With the accessibility of the internet, it is easier than ever to know exactly what other musicians are doing, playing, and creating. We can see them display their immense skills, share their latest releases, and celebrate their many successes. Although we might enjoy being inspired by what our favourite artist is working on, or we are genuinely happy for a fellow musician’s recent win, too much time spent paying attention to what everyone else is doing can have a negative impact on how we feel about music. It’s essential to keep our focus on what we’re doing: our own unique musical path, and the art only we are able to make.
A common symptom of being overly exposed to the activities and careers of other musicians is feeling as though we’re somehow “behind”. By comparing ourselves to everyone else, we end up believing we should be better and more successful than we are, or that our art is lacking. But no two musicians’ journeys are the same. We all begin studying music at different times in our lives, have a wide range of upbringings, and diverse experiences—both in music and in life. Only you get to decide what your musical life looks and feels like, and what’s most important to you—no matter what everyone else is doing, or what others might tell you. As Ryan Holiday puts it in his book Ego is the Enemy: “[E]ach one of us has a unique potential and purpose; that means that we’re the only ones who can evaluate and set the terms of our lives. Far too often, we look at other people and make their approval the standard we feel compelled to meet, and as a result, squander our very potential and purpose.” Embrace and enjoy the path you’re on—whatever it may be, and wherever it takes you.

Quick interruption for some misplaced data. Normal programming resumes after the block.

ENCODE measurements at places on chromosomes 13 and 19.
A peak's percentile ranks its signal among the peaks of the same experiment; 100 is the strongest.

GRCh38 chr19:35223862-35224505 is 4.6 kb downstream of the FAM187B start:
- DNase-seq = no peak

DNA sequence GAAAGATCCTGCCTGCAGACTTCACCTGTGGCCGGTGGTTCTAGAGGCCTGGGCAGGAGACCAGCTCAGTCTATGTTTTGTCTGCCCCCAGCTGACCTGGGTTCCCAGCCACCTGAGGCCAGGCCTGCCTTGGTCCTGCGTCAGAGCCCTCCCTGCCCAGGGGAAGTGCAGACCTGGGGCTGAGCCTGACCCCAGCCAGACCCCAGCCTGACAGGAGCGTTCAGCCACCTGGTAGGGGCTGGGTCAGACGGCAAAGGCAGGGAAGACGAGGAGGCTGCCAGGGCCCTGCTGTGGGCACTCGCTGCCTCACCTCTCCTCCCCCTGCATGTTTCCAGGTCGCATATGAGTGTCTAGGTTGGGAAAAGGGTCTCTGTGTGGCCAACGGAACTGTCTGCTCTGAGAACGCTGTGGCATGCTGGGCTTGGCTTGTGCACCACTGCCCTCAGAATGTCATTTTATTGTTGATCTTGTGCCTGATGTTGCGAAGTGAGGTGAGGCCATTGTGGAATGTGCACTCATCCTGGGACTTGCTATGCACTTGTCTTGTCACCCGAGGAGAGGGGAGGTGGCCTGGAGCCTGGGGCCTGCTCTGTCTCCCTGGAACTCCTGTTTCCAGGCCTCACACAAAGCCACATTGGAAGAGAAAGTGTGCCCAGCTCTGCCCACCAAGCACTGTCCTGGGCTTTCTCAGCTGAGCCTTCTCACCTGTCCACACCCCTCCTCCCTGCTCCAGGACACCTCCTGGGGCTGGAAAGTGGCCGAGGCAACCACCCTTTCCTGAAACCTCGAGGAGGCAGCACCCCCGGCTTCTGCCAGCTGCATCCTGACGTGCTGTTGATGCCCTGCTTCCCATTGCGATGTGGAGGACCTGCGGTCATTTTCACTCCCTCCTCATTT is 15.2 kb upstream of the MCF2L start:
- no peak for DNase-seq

Part of living such different musical lives from one another means the music we make is specific to each of us. Every musician has an artistic blueprint shaped by their individual tastes, skills, and perspective. It’s essential to honour whatever music aligns with us the most if we are going to fully enjoy our experience with it. Anyone who has tried to be someone they’re not will know all too well the discomfort and dissatisfaction that comes from living inauthentically. Music isn’t any different: if you’re studying or making a particular style of music simply because it’s popular, or it’s what other people tell you is good, you won’t be happy. At best, you’ll experience a musical identity crisis; at worst, you won’t continue with music over the long haul.
According to the philosopher Seneca, the Greek word euthymia (εύθυμία) is defined as “believing in yourself and trusting that you are on the right path, and not being in doubt by following the myriad footpaths of those wandering in every direction.” As Ryan Holiday elaborates: “It’s about being what you are, and being as good as possible at it, without succumbing to all the things that draw you away from it. It’s about going where you set out to go. About accomplishing the most that you’re capable of in what you choose.” The only way we can be the best at what we’re meant to do is by avoiding being distracted by the musical lives of others, and instead staying true to our own course and purpose.